INTRODUCTION AND RESULTS: The MUSC medical microbiology and immunology course is an 11 credit hour, integrated, second-year course that in the 2007-2008 academic year included 36 contact hours of small group learning exercises. This represented a 20% increase in small group contact hours from 2001-2002. Small group exercises included both Patient Oriented Problem Solving (POPS) and Clinical Correlation Exercises (CCE), the increase in contact hours being entirely made up by new POPS.

Over the same period, the percentage of students who strongly agreed that small group exercises were more effective than lectures in improving retention of material increased from 59% to 77% (a 30% increase). The largest increases in student satisfaction appeared to correlate with the addition of post-tests to CCE exercises in 2006-2007, a modification suggested by students in past evaluations. Post-tests were previously only given after POPS exercises.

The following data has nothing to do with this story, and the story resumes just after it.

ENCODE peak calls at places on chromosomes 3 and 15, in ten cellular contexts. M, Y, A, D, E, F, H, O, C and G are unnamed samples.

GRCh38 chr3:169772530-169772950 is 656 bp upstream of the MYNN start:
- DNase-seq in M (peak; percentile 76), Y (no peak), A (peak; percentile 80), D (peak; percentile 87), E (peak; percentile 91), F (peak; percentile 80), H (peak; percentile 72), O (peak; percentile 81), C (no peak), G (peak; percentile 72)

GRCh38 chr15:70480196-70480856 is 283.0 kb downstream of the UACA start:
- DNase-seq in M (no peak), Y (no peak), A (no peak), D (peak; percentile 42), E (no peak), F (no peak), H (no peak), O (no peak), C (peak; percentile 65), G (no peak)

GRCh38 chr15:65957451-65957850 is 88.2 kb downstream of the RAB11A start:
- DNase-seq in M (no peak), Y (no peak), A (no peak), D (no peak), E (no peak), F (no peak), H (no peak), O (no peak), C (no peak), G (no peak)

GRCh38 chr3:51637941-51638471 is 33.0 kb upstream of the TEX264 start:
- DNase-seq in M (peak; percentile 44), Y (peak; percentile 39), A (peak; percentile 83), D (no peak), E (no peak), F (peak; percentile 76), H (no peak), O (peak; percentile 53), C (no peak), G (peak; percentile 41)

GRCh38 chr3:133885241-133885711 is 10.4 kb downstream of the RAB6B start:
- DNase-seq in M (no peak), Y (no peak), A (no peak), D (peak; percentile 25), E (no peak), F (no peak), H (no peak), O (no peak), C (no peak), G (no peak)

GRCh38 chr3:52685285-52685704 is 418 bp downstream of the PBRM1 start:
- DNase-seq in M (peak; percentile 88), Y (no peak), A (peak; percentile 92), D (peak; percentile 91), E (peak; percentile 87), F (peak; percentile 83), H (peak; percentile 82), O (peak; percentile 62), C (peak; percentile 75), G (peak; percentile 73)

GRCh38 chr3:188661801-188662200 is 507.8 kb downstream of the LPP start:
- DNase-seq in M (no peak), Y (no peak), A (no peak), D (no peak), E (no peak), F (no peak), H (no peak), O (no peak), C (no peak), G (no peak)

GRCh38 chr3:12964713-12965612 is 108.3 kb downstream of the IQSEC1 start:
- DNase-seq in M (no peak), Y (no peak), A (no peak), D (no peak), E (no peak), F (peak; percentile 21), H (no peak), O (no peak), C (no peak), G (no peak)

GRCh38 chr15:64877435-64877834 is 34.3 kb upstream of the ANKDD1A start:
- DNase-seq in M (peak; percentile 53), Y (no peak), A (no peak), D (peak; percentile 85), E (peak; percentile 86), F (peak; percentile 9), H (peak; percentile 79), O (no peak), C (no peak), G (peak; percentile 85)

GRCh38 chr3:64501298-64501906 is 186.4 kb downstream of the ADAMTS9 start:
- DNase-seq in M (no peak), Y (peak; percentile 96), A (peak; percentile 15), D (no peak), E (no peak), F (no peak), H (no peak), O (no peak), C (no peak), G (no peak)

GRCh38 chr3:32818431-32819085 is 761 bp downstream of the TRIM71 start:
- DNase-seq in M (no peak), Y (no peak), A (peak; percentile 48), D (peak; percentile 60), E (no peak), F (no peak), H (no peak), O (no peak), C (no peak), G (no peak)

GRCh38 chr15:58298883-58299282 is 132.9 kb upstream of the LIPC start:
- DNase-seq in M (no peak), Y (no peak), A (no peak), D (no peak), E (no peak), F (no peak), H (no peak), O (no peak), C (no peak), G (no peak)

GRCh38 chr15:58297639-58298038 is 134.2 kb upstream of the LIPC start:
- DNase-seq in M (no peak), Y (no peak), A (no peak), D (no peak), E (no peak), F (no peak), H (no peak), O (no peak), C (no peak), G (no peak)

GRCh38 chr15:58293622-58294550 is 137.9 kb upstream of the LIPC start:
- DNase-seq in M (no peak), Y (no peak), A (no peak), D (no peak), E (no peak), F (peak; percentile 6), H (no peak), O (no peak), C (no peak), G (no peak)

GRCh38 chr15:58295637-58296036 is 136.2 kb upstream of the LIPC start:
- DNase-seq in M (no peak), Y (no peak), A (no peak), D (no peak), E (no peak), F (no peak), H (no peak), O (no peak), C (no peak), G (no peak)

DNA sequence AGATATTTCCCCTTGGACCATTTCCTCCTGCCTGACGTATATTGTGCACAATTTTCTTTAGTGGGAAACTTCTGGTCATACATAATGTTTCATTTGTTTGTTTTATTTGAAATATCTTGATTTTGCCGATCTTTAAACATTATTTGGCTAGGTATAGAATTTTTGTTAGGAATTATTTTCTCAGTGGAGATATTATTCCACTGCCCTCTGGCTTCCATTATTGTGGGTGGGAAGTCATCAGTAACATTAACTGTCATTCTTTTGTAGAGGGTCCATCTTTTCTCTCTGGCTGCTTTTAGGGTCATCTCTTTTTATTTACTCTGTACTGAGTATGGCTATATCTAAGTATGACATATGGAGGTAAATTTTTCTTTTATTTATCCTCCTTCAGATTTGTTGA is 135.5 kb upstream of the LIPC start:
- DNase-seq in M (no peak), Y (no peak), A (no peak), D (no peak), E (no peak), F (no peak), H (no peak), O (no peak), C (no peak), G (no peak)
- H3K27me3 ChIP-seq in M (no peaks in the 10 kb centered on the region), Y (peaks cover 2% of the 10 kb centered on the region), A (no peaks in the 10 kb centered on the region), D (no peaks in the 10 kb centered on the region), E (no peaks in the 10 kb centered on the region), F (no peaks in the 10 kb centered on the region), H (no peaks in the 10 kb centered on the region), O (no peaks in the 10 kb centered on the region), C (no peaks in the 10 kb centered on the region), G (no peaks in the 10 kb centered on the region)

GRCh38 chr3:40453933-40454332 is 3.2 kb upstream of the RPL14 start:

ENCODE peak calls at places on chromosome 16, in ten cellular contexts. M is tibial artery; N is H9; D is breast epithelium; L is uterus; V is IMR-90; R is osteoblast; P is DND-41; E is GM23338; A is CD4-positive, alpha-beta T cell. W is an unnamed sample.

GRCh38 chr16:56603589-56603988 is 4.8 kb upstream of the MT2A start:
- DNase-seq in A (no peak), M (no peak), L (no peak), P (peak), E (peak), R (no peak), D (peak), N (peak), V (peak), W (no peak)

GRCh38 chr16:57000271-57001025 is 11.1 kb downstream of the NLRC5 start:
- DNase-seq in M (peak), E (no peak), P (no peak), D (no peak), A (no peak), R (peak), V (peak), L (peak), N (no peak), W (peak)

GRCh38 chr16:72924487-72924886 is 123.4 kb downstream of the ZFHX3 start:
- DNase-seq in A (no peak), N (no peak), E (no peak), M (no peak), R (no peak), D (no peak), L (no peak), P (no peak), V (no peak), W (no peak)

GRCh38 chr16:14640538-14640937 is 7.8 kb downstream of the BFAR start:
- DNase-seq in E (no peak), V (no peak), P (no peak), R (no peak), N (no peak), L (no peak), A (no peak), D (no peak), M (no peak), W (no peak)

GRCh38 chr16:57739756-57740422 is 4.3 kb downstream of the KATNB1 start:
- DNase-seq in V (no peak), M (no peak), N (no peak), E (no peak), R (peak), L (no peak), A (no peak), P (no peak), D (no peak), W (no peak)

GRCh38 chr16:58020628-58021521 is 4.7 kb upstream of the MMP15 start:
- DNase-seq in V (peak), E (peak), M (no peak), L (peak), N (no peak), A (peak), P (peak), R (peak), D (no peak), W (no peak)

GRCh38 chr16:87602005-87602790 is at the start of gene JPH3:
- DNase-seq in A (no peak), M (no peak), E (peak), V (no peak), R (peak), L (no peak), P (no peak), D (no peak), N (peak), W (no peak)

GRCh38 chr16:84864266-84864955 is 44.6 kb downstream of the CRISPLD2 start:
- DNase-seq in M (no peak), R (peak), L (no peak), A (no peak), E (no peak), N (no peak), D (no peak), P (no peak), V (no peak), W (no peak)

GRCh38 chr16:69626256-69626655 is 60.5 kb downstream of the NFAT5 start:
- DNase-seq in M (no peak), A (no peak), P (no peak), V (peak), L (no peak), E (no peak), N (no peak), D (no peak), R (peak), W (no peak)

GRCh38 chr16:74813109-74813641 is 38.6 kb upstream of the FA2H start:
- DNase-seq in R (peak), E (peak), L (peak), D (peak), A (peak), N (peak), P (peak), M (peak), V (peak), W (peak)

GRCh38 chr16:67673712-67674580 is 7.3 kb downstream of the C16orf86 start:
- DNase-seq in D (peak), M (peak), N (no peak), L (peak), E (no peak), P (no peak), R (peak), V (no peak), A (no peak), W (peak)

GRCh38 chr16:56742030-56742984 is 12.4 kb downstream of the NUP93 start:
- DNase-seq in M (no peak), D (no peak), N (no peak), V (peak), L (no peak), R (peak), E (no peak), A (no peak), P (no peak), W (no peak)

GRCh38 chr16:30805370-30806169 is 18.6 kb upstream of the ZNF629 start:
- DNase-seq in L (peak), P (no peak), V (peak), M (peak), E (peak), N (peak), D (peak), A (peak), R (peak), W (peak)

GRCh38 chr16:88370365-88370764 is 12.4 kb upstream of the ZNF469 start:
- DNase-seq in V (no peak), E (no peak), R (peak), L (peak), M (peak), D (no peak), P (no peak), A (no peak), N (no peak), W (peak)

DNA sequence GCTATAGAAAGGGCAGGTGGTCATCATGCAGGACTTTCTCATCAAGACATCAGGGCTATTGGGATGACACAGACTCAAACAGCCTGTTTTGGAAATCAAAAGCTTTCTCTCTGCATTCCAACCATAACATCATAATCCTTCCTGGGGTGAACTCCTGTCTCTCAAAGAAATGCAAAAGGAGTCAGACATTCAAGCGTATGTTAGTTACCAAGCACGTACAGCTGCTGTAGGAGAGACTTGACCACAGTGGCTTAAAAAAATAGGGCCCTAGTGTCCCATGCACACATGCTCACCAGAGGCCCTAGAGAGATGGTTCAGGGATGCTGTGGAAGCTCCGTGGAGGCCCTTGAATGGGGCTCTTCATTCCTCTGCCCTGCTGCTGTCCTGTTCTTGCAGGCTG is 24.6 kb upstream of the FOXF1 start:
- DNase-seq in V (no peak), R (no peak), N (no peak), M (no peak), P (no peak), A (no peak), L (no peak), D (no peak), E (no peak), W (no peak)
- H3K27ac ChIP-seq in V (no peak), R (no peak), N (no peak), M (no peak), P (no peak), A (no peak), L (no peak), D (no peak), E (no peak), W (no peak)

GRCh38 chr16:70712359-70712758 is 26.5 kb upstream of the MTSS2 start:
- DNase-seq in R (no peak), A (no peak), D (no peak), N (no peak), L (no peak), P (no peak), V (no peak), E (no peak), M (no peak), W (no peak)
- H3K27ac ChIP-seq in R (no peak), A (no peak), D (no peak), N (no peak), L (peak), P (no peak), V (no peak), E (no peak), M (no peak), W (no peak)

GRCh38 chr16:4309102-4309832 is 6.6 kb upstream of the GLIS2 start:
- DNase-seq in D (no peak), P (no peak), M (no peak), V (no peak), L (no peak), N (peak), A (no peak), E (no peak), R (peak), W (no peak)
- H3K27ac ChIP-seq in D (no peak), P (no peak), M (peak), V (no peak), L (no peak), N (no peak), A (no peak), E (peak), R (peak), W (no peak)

POPS and CCE are open-book learning exercises administered to groups of four students. The POPS format splits the information into four different packages, so that students have to share information during the activity. The CCE exercises are a derivative of POPS, originated at MUSC, which emphasize differential diagnosis and laboratory tests. Students receive identical information, including a detailed faculty-generated discussion of each case.

METHODS: From 2001-2008 approximately 35 groups of 4 students met for 15 (2001-2004) or 18 (2005-2008) two hour small group sessions over the 15 week course. Fourteen faculty in 7 classrooms facilitated student groups and administered post-tests. Students were allowed to form groups of their choosing, but student groups and faculty facilitators were constant for the duration of the course. Attendance was mandatory. Post-tests were 10-14 question computer-graded quizzes. Students were provided with explanatory answer keys immediately after each quiz. Quiz grades were recorded, but were mostly used for student self-assessment. Student assessment of the course was by PACE or E-value web-based course evaluation (response rate >90%).

CONCLUSIONS: The data suggest a general increase in satisfaction with group learning techniques among second-year medical students over the past 6 years, which may have been enhanced by addition of post-tests with immediate feedback at the end of all exercises.


National POPS Website:

National CCE Website:

Saving Time With PBL?

Edward C. Klatt, M.D.1, Andrew F. Payer, Ph.D.2